The Cerebellum, Epilepsy, and Behavior

  • Irving S. Cooper
  • Manuel Riklan
  • Ray S. Snider

Table of contents

  1. Front Matter
    Pages i-2
  2. Augusto Fernández-Guardiola, Carlos M. Contreras, Jose M. Calvo, Fructuoso Ayala, Simon Brailowsky, Hugo Solis et al.
    Pages 19-36
  3. T. L. Babb, A. G. Mitchell, P. H. Crandall
    Pages 37-56
  4. I. S. Cooper, I. Amin, S. Gilman, J. M. Waltz
    Pages 119-171
  5. Stephen C. Boone, Blaine S. Nashold Jr., William P. Wilson
    Pages 257-275
  6. A. J. Berman, D. Berman, J. W. Prescott
    Pages 277-284
  7. M. Riklan, K. Marisak, I. S. Cooper
    Pages 285-342
  8. Robert S. Dow, Robert J. Grimm, Donald S. Rushmer
    Pages 367-389
  9. I. S. Cooper, M. Riklan, R. S. Snider
    Pages 391-393
  10. Back Matter
    Pages 395-401

About this book


In cats anesthetized lightly with pentobarbital or alpha-chloralose, electrical stimulation of the paramedian lobule of cerebellum resulted in a change of EEG pattern. Prior to stimulation the pattern consisted of h igh-ampl itude slow waves with superimposed low-ampl itude fast activity. In addition, the EEGs of animals anesthetized with chloralose showed "chloralose spikes". Immediately following brief cerebellar stimulation the slow wave activity and spikes disappeared, leaving only low-voltage fast activity. The effect was most pronounced in the contralateral leads from the rostral portions of the cerebrum. Study of the parameters most effective in evoking this effect revealed that stimulation frequency, train duration, and probably pulse duration affected the duration of suppression in a sigmoid fashion, with inflection points at approximately 90 Hz, 2.5 sec, and 1 msec, respectively. Above threshold values, stimulation cur­ rent showed an approximately linear relationship to duration of EEG sup­ pression. The after-discharge resulting from focal electrical stimulation of the cerebral cortex could be shortened by electrical stimulation of the para­ median lobule. The effect was essentially the same when cerebellar stim­ ulation preceded, occurred during, or followed the cerebral cortical stim­ ulation. The great variability of the after-discharge resulting from cerebral cortical stimulation as well as the variability of the effects of cerebellar stimulation made it impractical to study systematically the parameters op­ timal for shorten ing after-discharge. Such a study wi II require use of an awake, preferably partially restrained animal with electrodes chronically implanted.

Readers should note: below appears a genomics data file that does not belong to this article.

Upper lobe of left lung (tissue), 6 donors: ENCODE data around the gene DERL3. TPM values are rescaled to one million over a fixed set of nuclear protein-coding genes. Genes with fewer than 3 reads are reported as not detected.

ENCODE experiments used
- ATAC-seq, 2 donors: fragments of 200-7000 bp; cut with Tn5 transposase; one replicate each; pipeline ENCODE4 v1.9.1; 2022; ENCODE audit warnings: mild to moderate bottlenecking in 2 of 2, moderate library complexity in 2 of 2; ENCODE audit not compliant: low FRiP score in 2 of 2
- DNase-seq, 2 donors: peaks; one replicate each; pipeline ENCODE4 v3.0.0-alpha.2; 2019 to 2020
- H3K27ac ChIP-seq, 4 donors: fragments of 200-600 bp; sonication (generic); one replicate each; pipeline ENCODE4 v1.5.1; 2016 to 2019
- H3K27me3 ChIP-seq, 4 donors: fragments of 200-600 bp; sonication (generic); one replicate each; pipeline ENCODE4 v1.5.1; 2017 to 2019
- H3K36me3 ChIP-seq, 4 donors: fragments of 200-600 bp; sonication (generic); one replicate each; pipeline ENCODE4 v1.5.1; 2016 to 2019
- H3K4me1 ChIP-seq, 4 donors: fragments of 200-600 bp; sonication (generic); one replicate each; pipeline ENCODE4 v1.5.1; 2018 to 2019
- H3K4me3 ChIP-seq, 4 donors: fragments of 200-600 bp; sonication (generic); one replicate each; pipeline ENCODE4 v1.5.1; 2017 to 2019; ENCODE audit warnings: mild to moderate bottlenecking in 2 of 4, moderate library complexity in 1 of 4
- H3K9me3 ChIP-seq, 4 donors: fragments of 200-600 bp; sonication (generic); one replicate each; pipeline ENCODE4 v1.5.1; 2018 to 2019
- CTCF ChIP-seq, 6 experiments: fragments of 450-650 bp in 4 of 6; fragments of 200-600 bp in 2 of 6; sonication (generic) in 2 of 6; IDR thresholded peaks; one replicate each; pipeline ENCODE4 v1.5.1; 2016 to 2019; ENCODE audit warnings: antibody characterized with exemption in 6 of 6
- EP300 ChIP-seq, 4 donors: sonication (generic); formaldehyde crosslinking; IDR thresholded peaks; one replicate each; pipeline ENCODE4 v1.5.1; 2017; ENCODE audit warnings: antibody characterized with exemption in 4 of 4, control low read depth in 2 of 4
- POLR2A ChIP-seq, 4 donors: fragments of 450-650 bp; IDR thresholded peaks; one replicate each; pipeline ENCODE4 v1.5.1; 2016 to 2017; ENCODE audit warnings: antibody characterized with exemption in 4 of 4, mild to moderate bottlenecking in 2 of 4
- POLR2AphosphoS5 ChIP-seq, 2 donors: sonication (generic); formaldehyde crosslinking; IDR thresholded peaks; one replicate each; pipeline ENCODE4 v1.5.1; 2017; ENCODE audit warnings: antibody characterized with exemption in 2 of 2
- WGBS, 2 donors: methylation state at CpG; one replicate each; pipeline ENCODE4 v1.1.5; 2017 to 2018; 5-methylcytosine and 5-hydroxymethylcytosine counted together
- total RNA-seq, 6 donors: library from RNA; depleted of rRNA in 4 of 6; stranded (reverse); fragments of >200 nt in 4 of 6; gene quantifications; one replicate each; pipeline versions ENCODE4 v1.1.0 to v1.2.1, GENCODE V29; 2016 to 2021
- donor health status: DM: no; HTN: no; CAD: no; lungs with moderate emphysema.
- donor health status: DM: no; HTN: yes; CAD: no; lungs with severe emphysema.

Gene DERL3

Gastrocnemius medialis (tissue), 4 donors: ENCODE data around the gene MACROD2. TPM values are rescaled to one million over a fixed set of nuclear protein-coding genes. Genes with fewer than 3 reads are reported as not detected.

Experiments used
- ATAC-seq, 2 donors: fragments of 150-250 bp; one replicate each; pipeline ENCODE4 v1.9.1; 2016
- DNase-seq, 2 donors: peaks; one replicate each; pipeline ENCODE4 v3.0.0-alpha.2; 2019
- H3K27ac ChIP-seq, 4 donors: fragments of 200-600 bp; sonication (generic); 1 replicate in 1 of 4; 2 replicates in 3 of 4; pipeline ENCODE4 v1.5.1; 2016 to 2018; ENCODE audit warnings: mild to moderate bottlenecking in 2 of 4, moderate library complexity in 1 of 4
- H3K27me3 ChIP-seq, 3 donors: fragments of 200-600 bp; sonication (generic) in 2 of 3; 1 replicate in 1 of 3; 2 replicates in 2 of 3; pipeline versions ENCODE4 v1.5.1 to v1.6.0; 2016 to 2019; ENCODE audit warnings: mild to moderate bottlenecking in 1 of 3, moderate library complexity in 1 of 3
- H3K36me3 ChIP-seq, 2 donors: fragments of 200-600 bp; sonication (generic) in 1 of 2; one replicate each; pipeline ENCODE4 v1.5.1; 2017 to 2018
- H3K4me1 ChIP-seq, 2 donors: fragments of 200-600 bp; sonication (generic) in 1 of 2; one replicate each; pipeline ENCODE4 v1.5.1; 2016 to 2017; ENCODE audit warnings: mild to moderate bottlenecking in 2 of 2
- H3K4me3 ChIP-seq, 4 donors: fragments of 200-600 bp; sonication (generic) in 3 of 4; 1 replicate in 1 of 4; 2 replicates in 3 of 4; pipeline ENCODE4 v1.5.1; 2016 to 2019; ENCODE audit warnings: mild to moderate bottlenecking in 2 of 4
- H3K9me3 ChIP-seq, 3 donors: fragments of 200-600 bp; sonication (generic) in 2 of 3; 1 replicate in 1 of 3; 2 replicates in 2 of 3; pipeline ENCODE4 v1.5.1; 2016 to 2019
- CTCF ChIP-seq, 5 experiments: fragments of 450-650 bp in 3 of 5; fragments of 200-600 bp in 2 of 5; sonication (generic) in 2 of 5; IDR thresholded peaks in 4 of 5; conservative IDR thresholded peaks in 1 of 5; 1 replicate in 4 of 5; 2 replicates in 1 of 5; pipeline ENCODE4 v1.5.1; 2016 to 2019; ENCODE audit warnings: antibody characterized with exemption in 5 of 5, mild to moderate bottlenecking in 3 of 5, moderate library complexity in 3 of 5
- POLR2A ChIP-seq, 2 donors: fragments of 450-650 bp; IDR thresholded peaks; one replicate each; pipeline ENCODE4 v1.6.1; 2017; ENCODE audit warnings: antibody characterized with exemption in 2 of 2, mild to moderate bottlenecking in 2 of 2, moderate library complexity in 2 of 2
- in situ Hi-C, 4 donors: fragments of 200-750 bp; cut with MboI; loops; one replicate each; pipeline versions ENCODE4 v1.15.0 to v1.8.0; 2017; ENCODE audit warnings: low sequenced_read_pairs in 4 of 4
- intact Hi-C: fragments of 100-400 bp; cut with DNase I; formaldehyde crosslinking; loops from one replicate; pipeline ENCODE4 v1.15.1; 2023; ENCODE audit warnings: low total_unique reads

brain cortex electroencephalography (EEG) epilepsy media median

Editors and affiliations

  • Irving S. Cooper
    • 1
  • Manuel Riklan
    • 1
  • Ray S. Snider
    • 2
  1. 1.St. Barnabas HospitalBronxUSA
  2. 2.Center for Brain ResearchUniversity of RochesterRochesterUSA

Bibliographic information